Bucs protect 4 top prospects from Rule 5

November 20th, 2021

The Pirates had many talented prospects who were due to be exposed in this year’s Rule 5 Draft, but when the deadline to set the 40-man roster ahead of it arrived at 6 p.m. ET on Friday, only four of them were added and protected.

Shortstop Liover Peguero, the Pirates’ No. 5 prospect per MLB Pipeline, and three outfielders -- Travis Swaggerty (No. 16), Canaan Smith-Njigba (No. 27) and Jack Suwinski (No. 29) -- had their contracts selected by the Bucs. Three spaces were cleared already, and the fourth was opened up by designating catcher Michael Perez for assignment.

Pittsburgh's outfield was one of the most interesting areas for consideration at this offseason’s protection deadline, as four top outfield prospects who are near or at Triple-A were Rule 5-eligible. The Pirates left only one of those players exposed: No. 18 prospect Cal Mitchell, who slashed .279/.328/.428 in 115 games across Double-A Altoona and Triple-A Indianapolis last season.

While Swaggerty missed all but 17 games of the 2021 season with a right shoulder injury, he’s swinging a bat now and will be given a shot to make the Major League roster next season. General manager Ben Cherington said that all three outfield prospects “could very well push for playing time as early as next year,” noting that Smith-Njigba and Suwinski are both getting on base at a high clip, which points to good swing decisions.

Peguero, 20, was the closest thing to a no-brainer in the Pirates’ decision-making process. His overall offensive numbers at High-A Greensboro in 2021 (a .776 OPS in 90 games) weren’t eye-popping, but his all-around game -- including an above-average speed tool that led to 28 stolen bases -- makes him one of the best shortstop prospects in baseball. (He's ranked No. 85 overall by MLB Pipeline.)

Pittsburgh left a number of high-ceiling prospects off the 40-man roster, including No. 17 prospect Mason Martin. The slugger hit 25 home runs last season between Double-A and Triple-A, but he’s a first baseman and has had issues with swing and miss, including 171 strikeouts in 120 games in 2021.

“It’s something he’s working really hard on,” Cherington said of Martin’s contact rate. “He’s always worked hard, and he’s worked hard on his defense, too. … We think Mason is in a good spot in terms of where he is and what he’s working on. He’s certainly one of the guys we talked about.”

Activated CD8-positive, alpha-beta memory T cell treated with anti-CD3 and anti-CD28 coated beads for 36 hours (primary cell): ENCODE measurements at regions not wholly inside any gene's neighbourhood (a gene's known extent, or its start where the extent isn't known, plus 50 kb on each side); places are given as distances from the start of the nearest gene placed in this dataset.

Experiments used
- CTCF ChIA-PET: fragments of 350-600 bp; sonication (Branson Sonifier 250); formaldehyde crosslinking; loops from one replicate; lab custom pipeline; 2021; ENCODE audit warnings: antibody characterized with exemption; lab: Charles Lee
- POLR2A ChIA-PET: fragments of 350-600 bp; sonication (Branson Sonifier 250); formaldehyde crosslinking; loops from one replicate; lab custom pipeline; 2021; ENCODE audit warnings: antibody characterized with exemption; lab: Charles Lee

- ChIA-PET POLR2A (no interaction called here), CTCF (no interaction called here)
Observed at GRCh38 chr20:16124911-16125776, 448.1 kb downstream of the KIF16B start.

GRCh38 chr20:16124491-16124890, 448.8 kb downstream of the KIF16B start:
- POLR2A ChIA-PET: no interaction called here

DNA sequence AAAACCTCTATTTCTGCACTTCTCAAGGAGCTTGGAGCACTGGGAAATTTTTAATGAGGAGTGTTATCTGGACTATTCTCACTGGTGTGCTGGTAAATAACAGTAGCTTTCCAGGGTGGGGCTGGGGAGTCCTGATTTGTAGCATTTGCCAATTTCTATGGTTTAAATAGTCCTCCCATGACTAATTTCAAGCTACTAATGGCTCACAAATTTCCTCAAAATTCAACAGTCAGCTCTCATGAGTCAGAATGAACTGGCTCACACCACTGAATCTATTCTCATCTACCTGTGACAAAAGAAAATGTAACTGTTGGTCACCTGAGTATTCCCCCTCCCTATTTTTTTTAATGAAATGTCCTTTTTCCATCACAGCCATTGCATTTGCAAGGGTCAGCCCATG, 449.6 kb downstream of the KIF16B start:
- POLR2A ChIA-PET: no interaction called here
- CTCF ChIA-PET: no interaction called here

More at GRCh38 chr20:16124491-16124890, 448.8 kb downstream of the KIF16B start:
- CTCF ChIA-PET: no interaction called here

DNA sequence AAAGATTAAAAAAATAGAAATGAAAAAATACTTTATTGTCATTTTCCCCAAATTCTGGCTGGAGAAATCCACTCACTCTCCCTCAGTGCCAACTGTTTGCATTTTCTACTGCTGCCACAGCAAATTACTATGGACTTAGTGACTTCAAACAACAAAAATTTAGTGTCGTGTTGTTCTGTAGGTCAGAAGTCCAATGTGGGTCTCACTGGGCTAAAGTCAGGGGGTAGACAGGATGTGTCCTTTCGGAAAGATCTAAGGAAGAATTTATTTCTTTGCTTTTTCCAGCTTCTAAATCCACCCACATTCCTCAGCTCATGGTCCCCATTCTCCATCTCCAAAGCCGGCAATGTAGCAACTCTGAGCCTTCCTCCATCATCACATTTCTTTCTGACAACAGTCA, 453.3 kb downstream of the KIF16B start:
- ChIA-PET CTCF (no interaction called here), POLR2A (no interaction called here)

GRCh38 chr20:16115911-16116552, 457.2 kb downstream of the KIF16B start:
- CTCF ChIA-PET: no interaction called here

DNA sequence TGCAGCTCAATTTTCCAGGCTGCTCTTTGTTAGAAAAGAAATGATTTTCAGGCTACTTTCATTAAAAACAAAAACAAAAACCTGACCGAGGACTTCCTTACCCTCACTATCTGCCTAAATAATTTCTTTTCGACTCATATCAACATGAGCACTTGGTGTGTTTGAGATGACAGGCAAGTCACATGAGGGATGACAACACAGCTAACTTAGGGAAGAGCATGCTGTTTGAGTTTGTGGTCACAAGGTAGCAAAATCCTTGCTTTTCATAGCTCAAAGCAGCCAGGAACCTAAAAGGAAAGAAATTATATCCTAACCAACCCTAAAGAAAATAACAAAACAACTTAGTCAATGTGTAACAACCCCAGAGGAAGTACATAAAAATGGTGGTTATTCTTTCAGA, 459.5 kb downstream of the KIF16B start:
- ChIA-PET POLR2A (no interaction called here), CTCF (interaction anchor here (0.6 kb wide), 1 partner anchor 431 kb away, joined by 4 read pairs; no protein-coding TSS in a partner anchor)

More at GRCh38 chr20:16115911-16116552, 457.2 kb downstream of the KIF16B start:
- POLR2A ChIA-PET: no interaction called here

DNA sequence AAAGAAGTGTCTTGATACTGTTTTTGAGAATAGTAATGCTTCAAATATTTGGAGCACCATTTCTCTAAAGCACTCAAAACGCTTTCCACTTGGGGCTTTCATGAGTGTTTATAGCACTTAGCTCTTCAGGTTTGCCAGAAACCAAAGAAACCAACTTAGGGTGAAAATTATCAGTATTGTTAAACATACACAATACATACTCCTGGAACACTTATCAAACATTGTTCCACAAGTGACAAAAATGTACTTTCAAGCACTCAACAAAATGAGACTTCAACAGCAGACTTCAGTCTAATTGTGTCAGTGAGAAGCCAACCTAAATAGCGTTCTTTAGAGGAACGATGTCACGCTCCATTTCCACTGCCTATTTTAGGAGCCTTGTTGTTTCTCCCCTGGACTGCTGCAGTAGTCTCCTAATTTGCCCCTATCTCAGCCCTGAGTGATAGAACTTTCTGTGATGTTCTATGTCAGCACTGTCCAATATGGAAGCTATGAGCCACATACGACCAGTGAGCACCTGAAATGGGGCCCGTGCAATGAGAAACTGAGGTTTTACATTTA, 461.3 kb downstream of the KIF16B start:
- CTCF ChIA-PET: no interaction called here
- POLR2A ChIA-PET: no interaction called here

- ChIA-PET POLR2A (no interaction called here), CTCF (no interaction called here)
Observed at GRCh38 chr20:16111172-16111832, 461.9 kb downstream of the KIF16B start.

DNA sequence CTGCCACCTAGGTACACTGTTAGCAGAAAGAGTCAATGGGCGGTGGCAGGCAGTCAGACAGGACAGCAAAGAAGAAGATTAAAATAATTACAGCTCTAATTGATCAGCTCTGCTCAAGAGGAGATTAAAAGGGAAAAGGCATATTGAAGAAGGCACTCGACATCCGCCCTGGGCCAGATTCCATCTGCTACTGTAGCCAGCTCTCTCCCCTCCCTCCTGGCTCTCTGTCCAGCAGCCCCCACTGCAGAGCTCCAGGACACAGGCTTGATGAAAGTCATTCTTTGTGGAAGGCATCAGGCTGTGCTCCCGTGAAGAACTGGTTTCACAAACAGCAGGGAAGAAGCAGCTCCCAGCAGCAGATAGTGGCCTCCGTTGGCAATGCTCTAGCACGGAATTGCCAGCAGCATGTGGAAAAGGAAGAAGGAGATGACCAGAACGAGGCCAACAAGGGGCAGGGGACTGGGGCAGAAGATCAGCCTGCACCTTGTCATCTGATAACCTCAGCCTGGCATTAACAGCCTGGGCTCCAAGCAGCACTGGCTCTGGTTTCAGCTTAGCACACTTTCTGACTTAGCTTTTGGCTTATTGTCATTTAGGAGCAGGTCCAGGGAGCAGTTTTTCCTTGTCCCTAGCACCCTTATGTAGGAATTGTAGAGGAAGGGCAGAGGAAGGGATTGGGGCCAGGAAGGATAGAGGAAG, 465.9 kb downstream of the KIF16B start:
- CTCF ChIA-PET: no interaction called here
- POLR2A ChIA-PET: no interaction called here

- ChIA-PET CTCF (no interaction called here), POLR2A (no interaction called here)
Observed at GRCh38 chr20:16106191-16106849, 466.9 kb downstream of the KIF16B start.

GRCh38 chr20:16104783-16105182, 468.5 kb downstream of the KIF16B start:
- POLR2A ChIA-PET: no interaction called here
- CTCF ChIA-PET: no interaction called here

Two interesting pitchers were also unprotected: No. 13 prospect Tahnaj Thomas and No. 26 prospect Omar Cruz. Thomas, 22, posted a 5.19 ERA in 16 starts at High-A Greensboro, but he is seen as a right-hander with very high upside. His case is oddly similar to Luis Ovedio, who had a 5.38 ERA in 2019 at Class A Lake County before being selected in the 2020 Rule 5 Draft by the Pirates and making it through the entire ‘21 season in the bullpen.

Cruz, a 22-year-old lefty, had a 3.44 ERA over a season split between High-A and Double-A, but spent most of it at Altoona. His strikeout numbers dropped drastically, but quality left-handers are always in demand. Could a team be interested in him?

“In terms of anyone who was not added, it’s really less about anything in a player that we don’t see or don’t like,” Cherington said. “It’s just that we can only add so many guys, and we have to make some decisions and bets on what’s the best way to keep as much talent in the organization. It’s not just the Rule 5-eligibles we’re trying to keep in the organization, but other guys that are already on the roster, too.”

The fact that 2020 effectively cut a year of game action out of prospects’ development timelines means that this Rule 5 Draft won’t just be anxiety-inducing for the Pirates. A lot of high-caliber prospects will be exposed to selection from across MLB, which provides a rebuilding Pittsburgh club a great opportunity to find “a needle in the haystack,” as Cherington called it.

The Pirates are confident in their decisions and hopeful they will find talent, but there’s no denying that this process is stressful with so many top prospects on the line.

“We’ve got people screaming and pounding the table, ‘We have to protect this guy!’ That’s good. We want that,” Cherington said. “There’s always a little bit of anxiety related to it. We look back in time and review these decisions, see what we got right and what we didn’t get right.”